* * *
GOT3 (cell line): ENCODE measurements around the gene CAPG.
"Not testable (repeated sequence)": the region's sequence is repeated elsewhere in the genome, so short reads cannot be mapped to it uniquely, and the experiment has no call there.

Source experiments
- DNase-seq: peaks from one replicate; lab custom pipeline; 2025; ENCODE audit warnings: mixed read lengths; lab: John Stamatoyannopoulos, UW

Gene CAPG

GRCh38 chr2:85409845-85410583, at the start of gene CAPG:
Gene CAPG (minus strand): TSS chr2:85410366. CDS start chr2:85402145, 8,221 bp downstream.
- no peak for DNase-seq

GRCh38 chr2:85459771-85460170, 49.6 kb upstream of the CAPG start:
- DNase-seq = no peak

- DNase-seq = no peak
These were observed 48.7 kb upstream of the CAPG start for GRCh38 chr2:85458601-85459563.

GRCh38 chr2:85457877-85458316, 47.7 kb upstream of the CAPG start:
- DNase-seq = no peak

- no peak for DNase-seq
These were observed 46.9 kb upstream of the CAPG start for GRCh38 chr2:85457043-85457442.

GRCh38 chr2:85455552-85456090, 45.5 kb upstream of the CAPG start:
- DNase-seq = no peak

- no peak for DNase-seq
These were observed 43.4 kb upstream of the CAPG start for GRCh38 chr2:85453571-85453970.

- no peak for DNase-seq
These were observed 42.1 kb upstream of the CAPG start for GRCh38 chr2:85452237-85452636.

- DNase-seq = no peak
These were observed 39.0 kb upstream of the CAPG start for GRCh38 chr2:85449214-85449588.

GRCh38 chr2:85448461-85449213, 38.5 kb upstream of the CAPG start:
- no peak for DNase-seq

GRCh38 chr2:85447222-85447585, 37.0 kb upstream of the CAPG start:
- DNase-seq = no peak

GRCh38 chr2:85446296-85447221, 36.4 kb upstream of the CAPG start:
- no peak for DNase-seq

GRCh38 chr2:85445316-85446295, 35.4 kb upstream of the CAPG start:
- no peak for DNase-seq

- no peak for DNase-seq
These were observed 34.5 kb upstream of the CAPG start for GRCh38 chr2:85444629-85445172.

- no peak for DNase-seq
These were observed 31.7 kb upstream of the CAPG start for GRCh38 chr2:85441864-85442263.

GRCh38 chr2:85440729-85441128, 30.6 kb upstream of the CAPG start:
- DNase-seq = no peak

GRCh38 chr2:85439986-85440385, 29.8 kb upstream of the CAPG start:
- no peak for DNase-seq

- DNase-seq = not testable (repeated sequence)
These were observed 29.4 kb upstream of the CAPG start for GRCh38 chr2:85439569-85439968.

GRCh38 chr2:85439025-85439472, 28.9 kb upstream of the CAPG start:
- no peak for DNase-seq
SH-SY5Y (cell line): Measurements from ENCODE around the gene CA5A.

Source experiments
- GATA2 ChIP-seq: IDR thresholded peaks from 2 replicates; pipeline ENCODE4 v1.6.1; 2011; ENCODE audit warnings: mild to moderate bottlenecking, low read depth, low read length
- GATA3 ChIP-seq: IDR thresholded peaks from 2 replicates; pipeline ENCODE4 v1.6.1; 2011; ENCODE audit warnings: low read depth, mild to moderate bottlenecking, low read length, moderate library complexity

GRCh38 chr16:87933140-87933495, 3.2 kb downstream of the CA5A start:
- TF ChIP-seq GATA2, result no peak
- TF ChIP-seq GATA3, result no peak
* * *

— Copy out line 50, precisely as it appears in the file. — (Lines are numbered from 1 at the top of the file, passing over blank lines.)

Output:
- TF ChIP-seq GATA2, result no peak